By investigating a small slice of time, 1964 underscores the diversity of the Walker’s collection at a signal moment. “The collection mirrors that point in history perfectly,” Walker curator Siri Engberg explains. “Not only is it rich with artworks and ephemera from the mid-1960s, but it also embodies that era’s emergent and hybrid forms. The year 1964 marks a moment in our history when artists vigorously challenged the rules of modernism and transformed popular conceptions of what art could be. In many ways, the work in this exhibition has much to tell us about what contemporary art has become.” Pointing to future developments in performance, video, and conceptual art, while pondering past traditions in modern painting and sculpture, 1964 maps a challenging historical terrain from Pop to Fluxus, Minimalism to avant-garde film, and the many spaces in-between.
A new approach to the traditional gallery guide, Card Catalogue is an evolving publication featuring information on artists, exhibition themes, specific works, and a wealth of facts and artifacts from the Walker’s archives. Many authors and voices are slated to contribute to this experimental project. With a gradual accumulation of data, theories, ideas, and stories, Card Catalogue provides an expanded and amplified history of the Walker and of contemporary art in general. Two cards related to 1964 feature an illustrated timeline that traces significant art-historical and cultural moments of the period as well as highlights of George Segal’s practice of casting from life, with an emphasis on The Tar Roofer, a recent addition to the Walker’s collection.
Opening-Day Gallery Talk
Thursday, March 25, 7 pm, Free
Free tickets available at the Bazinet Garden Lobby desk from 6 pm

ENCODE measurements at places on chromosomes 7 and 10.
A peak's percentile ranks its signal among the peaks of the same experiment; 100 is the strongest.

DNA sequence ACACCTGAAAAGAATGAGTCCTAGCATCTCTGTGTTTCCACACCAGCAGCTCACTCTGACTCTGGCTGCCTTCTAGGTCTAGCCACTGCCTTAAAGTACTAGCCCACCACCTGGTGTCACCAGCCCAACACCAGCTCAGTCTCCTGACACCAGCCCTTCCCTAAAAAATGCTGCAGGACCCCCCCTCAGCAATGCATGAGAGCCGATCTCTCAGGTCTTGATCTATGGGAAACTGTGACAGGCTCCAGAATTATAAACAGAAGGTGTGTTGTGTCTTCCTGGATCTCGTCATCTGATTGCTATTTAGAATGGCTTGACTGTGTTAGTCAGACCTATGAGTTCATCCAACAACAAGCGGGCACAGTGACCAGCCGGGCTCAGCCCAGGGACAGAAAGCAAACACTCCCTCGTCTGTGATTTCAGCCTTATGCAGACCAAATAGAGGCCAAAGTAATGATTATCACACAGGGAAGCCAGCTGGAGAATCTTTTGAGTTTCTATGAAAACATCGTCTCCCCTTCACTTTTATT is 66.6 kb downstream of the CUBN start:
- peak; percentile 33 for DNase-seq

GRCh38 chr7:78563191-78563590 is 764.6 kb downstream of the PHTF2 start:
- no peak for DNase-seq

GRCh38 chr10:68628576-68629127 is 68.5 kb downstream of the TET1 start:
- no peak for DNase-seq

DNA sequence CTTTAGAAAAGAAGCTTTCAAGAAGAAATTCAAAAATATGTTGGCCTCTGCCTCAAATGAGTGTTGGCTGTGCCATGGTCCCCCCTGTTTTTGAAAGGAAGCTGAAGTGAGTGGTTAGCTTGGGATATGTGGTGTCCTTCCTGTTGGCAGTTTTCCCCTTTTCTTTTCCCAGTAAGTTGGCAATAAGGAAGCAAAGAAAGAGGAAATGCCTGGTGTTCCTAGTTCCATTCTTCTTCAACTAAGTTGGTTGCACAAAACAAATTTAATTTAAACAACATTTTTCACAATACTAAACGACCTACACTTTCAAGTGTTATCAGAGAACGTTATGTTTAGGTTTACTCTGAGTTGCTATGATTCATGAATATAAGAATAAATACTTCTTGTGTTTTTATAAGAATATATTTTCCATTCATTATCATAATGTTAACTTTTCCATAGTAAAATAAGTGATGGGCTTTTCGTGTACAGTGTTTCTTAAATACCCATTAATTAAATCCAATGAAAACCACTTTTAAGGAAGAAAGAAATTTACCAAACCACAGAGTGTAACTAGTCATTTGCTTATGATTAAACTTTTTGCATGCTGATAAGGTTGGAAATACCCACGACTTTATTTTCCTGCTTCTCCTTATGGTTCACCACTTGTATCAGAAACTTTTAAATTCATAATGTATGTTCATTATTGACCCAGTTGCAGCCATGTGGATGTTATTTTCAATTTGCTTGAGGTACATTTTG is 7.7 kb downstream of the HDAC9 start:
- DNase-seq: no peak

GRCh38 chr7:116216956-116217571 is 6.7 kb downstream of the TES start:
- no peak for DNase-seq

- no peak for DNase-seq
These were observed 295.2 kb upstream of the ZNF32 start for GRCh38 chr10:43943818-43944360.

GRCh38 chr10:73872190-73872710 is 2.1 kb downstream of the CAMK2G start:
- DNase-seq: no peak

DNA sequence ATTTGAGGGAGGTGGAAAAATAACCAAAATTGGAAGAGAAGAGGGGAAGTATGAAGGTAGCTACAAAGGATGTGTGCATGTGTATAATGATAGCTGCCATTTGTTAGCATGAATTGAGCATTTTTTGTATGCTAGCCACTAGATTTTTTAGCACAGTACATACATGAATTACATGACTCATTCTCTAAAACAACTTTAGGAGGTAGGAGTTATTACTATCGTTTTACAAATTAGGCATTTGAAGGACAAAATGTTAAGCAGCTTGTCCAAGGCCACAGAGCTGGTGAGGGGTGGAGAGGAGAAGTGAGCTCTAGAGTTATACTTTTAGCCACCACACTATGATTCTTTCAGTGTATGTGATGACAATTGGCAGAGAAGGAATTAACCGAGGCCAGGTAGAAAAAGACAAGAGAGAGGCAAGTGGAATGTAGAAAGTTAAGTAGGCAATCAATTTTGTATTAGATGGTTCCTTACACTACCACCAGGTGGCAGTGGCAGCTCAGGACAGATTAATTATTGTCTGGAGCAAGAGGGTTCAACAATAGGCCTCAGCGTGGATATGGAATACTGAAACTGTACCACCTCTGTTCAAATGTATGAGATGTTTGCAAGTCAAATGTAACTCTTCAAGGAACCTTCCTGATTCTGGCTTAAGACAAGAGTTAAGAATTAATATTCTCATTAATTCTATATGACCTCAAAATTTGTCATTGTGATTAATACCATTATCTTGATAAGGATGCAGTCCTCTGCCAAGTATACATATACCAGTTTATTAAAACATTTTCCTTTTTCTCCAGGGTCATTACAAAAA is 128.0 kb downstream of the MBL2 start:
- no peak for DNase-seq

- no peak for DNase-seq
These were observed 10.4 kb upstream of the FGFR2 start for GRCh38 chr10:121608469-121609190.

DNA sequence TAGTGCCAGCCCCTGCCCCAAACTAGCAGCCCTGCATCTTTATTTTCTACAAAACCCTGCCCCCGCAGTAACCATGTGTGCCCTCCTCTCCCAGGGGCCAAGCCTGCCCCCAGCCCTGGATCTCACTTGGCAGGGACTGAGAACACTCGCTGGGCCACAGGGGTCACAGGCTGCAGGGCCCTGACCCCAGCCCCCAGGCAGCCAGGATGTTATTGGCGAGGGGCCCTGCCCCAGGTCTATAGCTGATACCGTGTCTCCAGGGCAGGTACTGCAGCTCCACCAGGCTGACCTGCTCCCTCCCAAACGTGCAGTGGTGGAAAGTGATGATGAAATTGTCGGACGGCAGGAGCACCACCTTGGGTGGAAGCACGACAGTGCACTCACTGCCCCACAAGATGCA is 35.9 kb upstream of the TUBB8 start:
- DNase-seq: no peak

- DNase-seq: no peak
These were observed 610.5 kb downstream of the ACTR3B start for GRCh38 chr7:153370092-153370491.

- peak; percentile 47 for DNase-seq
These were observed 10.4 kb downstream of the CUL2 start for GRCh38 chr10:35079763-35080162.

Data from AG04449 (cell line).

Revisit the array of artistic developments underway in 1964. The same year that saw the Beatles’ invasion of America, race riots erupting across the nation, the Civil Rights Act signed into law, and the first U.S. bombs dropped on Vietnam. 1964 curator Siri Engberg discusses such defining moments in recent history and ways they are mirrored through artworks—some iconic, some surprising—selected from the Walker’s collections.
Target Free Thursday Nights
Thursday, March 25
Opening-Day Gallery Talk, 7 pm
See listing above.
Thursday, April 1
Sound Bites: Short Talks About Art, 6:30 and 7 pm
This 15- to 20-minute gallery conversation, led by a curator or tour guide, focuses on a featured artist represented in the exhibition.
Target Free Thursday Nights sponsored by Target.
Sunday, April 11, 2 pm
Friday, April 16, 2 pm
Saturday, April 17, 2 pm
Thursday, April 22, 2 pm
Gallery Hours and Admission
$10 adults; $8 seniors (65+); $6 students/teens (with ID)
Free to Walker members and children ages 12 and under.
Free with a paid ticket to a same-day Walker event.
Free to all every Thursday evening (5–9 pm) and on the first Saturday of each month (10 am–5 pm).
Tuesday, Wednesday, Friday, Saturday, Sunday 11 am–5 pm
Thursday 11 am–9 pm